accuracy, we veriﬁed the three-dimensional coordinates

and distances between coordinates measured through

triangulation against values measured physically. For

two such measurements in the system shown in

ﬁgure 1, these values were within 4 per cent. So, in gen-

eral, the system appears to have high precision (low

reprojection error), but slighly worse accuracy. Because

we are using standard calibration and estimation algor-

ithms, we did not perform a more detailed groundtruth

analysis of position estimates.

We measured the latency of the three-dimensional

reconstruction by synchronizing several clocks involved

in our experimental setup and then measuring the

duration between onset of image acquisition and com-

pletion of the computation of target position. When

ﬂydra is running, the clocks of the various computers

are synchronized to within 1 ms by PTPd, the precise

time protocol daemon, an implementation of the

IEEE 1588 clock synchronization protocol [ 48].

Additionally, a microcontroller (AT90USBKEY,

Atmel, USA) running custom ﬁrmware is connected

over USB to the central reconstruction computer and

is synchronized using an algorithm similar to PTPd,

allowing the precise time of frame trigger events to be

known by processes running within the computers.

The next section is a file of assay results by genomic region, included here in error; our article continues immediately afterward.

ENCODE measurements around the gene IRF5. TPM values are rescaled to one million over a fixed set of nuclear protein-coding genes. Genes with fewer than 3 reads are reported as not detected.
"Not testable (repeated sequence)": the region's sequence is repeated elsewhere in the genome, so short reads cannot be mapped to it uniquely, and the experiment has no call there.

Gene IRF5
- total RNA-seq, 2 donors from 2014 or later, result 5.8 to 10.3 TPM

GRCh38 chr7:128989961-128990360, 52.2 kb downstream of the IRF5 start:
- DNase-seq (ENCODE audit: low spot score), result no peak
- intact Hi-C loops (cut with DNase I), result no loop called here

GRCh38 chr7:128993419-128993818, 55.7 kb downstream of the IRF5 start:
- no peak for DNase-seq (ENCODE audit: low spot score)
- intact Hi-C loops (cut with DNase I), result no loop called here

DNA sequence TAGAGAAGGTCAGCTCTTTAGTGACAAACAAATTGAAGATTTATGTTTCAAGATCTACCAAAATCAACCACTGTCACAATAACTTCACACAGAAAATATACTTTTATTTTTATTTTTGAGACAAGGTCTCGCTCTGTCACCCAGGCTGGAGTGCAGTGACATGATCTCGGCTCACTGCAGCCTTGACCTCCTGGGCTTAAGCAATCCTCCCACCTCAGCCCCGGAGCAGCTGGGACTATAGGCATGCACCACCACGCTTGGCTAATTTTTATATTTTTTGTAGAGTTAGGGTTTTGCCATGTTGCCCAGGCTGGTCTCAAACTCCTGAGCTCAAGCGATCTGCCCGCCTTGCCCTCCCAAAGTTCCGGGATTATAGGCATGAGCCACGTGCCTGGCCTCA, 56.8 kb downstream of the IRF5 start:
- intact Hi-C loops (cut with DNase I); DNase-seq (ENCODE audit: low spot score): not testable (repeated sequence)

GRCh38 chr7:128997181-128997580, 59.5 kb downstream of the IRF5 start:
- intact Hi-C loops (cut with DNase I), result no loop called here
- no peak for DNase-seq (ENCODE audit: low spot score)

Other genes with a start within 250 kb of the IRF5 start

Measurements were made of the latency between the

time of the hardware trigger pulse generated on the

microcontroller to start acquisition of frame t and

the moment the state vector sˆ

tjt

was computed. These

measurements were made with a central computer

being a 3 GHz Intel Core 2 Duo CPU. As shown in

ﬁgure 7, the median three-dimensional reconstruction

timestamp is 39 ms. Further investigation showed the

make-up of this delay. From the speciﬁcations of the

cameras and bus used, 19.5 ms is a lower bound on

the latency of transferring the image across the

IEEE 1394 bus (and could presumably be reduced

by using alternative technologies such as Gigabit

Ethernet or Camera Link). Further measurements on

this system showed that two-dimensional feature

extraction takes 6–12 ms, and that image acquisition

and two-dimensional feature extraction together

take 26–32 ms. The remainder of the latency to

three-dimensional estimation is owing to network trans-

mission, triangulation and tracking, and, most likely,

non-optimal queueing and ordering of data while pas-

sing it between these stages. Further investigation and

optimization have not been performed. Although we

have not calculated latency in a similar way in the

200 fps hummingbird tracking GigE system, the

computers are signiﬁcantly faster and therefore two-